I am thinking about concentration vs diversification. On the one hand, I don’t want to own a bunch of cheap stocks that aren’t very good businesses. I will own a few with asset backed protection, but I will diversify in these cases. I would be willing to concentrate my portfolio (10, 15, or even 20%) into one stock if I truly understand the business and I determined that it had a competitive advantage and a durable position in the market place (think Coke or Berkshire Hathaway). These are compounders that will be here in 10 years, 20 years, or longer. These are stocks I’d hold for a long time if I could buy them at a decent price. And the only time I’d concentrate that much is when:
- I understood the business and the competitive advantage
- The stock is trading at a price where my future estimated returns will be above average (15% or higher)
It’s very, very rare that a compounder of this quality trades down to that kind of level. Occasionally they do, and in that case, you can buy and hold for a long time, or at least until the value begins to exceed intrinsic worth.
So if you don’t see opportunities to take large positions in franchise businesses then you better own cheap stocks, and you better be diversified. It’s not as good as Buffett’s forever idea, but it’s the next best thing and it can yield incredibly high long term returns for the patient, emotionally disciplined practitioner.
I do own some franchise businesses currently, but they aren’t large positions. I’m just discussing concentration vs diversification here… the only stocks I’d concentrate my portfolio in are stocks of high quality at fair prices. The rest of the time I want to own a basket of above average stocks at below average prices, and also a small basket of cheap stocks relative to net tangible assets. I’m also looking at a 4th category lately involving special situations like spinoffs and merger arbitrage situations.
Buy Cheap and Good Companies
The foundation of my portfolio consists of buying numerous above average companies at below average prices. These stocks provide a margin of safety via their valuations, and some of them will turn around and provide fantastic upside. In my favorite cases, I’m able to buy a stock that is cheap that has some sort of upside that I don’t have to pay for. I’ve found that often the upside materializes more often than the market expects, and thus you get fantastic returns in those cases, but you don’t have to rely on that happening.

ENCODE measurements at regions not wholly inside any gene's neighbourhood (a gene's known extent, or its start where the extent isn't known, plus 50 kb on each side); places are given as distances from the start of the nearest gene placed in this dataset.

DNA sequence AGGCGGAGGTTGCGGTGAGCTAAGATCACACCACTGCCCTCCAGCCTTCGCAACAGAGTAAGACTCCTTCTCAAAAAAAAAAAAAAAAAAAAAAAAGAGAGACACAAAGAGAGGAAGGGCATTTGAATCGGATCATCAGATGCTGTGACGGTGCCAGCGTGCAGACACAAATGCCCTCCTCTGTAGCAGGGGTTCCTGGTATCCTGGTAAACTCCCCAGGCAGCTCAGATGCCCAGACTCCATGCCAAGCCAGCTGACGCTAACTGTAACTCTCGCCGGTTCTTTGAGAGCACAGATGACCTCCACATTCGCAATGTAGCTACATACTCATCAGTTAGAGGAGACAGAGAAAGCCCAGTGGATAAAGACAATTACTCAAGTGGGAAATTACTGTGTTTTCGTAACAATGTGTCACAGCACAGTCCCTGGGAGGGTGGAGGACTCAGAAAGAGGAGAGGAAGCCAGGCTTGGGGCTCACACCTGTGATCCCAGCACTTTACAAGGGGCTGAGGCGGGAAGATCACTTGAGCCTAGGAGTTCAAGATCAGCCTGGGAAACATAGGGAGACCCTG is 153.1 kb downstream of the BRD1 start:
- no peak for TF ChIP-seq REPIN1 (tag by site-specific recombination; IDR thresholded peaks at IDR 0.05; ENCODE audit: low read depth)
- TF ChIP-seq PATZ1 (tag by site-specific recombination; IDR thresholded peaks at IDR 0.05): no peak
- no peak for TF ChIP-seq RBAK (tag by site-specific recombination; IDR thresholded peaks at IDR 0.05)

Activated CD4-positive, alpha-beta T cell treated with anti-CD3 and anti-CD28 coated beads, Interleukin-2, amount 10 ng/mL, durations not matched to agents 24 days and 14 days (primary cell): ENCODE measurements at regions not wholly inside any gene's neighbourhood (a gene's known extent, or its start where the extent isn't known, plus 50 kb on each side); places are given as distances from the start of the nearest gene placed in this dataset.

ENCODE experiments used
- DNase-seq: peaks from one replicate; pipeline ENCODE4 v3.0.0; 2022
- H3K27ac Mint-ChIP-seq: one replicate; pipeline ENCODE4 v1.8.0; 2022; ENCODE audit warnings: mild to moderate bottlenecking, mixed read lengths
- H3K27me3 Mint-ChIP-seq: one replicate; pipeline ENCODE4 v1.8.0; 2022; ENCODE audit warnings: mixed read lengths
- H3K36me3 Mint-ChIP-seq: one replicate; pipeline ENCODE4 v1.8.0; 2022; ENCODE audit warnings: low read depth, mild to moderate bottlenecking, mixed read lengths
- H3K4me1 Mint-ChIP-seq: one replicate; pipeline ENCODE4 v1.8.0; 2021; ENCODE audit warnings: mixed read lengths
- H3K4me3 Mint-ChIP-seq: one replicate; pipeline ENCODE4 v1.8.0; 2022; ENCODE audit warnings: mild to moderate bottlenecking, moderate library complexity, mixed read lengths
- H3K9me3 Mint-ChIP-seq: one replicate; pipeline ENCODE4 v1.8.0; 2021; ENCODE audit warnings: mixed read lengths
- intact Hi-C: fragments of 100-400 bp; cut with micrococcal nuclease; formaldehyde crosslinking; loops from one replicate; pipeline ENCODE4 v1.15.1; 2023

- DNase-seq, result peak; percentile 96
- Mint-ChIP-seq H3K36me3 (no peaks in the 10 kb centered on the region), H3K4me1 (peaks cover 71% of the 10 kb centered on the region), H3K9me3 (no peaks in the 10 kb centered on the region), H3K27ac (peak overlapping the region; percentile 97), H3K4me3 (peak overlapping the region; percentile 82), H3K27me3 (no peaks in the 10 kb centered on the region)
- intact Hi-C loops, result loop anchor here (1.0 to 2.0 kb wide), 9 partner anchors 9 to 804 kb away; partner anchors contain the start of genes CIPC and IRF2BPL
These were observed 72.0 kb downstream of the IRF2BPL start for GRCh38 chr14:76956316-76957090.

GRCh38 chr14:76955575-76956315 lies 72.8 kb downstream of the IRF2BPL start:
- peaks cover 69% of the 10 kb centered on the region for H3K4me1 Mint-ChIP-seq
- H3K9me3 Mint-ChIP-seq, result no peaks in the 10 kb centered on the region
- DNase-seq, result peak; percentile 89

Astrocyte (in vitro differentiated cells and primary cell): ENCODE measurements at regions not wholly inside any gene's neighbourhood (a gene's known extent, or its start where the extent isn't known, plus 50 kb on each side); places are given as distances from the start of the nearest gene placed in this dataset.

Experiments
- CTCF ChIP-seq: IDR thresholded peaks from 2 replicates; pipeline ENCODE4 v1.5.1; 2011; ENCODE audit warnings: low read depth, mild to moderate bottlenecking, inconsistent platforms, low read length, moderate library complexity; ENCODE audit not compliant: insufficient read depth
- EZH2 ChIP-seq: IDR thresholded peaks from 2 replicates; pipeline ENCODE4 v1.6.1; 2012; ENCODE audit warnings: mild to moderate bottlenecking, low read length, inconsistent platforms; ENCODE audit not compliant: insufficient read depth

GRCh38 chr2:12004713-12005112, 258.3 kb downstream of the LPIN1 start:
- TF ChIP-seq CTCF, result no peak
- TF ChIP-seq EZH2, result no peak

If you overpay for a franchise business, you have to rely on that company to continue to grow and continue to generate high returns on capital. It may work, but I’d rather buy a basket of cheap and good stocks whose prices reflect poor outlooks and difficult business conditions. These stocks tend to have minimal downside because if the business doesn’t perform well, it was already priced to reflect those poor results; but if the business does better than expected, the stock gets revalued significantly higher.
So I’d rather invest with these odds:
- Buying a basket of stocks that represent a margin of safety and little downside as a group, with tremendous upside potential if things work out better than expected.
As opposed to these odds:
- Buying overpriced franchise companies that may turn out to be decent investments, but are priced for perfection. These stocks have limited upside, but larger downside if things don’t work out as well as expected.
Concentration or Diversification?
In the end, concentration comes down to the ability of the investor to be able to value the business and understand the risks inherent to that business. If you are going to concentrate, you need to be a good security analyst as well as a good business analyst. This is a difficult job, and one that many do not succeed at.
Many value investors these days talk about their willingness to “concentrate their portfolios on their best ideas”, of course modeling themselves after Buffett. I don’t begrudge them if they can do it. But many who try to mimick Buffett end up getting mediocre results (average index like returns) because they don’t have Buffett’s ability to match security analysis (determining if a business is undervalued) with business analysis (being able to judge the economics of the business as well as evaluate the quality of the management). This marriage between security analysis and business analysis is an art form that very few have the ability to do. It is much easier to simply be a security analyst that looks at the quantitative side of the equation with just a few cursory inputs on the business side. Many disagree with me on this, but I feel it’s the safest way to manage capital, meaning the best combination of protection (margin of safety) on the downside and potential for above average returns on the upside.
Margins of safety can come from buying high quality stocks or from buying cheaply priced stocks. Of course, combinations of these can be good as well. But if you concentrate your holdings, you better be concentrated in high quality businesses at a fair cost. This is Buffett, and it’s hard to do, especially if you are entering at today’s prices. If you diversify among cheap stocks, you get a margin of safety through paying low prices for these stocks. Buying a basket also shields you from company specific risk. So you’re buying above average businesses at below average prices, and you’re shielded from company specific risk.
Investing is an art form. Buffett has mastered it (obviously) better than anyone else. The rest of us can try to emulate him, but we can also emulate Schloss or Graham, and have much better odds of success. Over time, we will naturally increase our skill at evaluating business, and over time our methods might evolve. At least that’s my plan.
I have a lot to learn, but investing is a lifelong journey. It’s an art form that is dynamic and difficult to master, but can always be improved.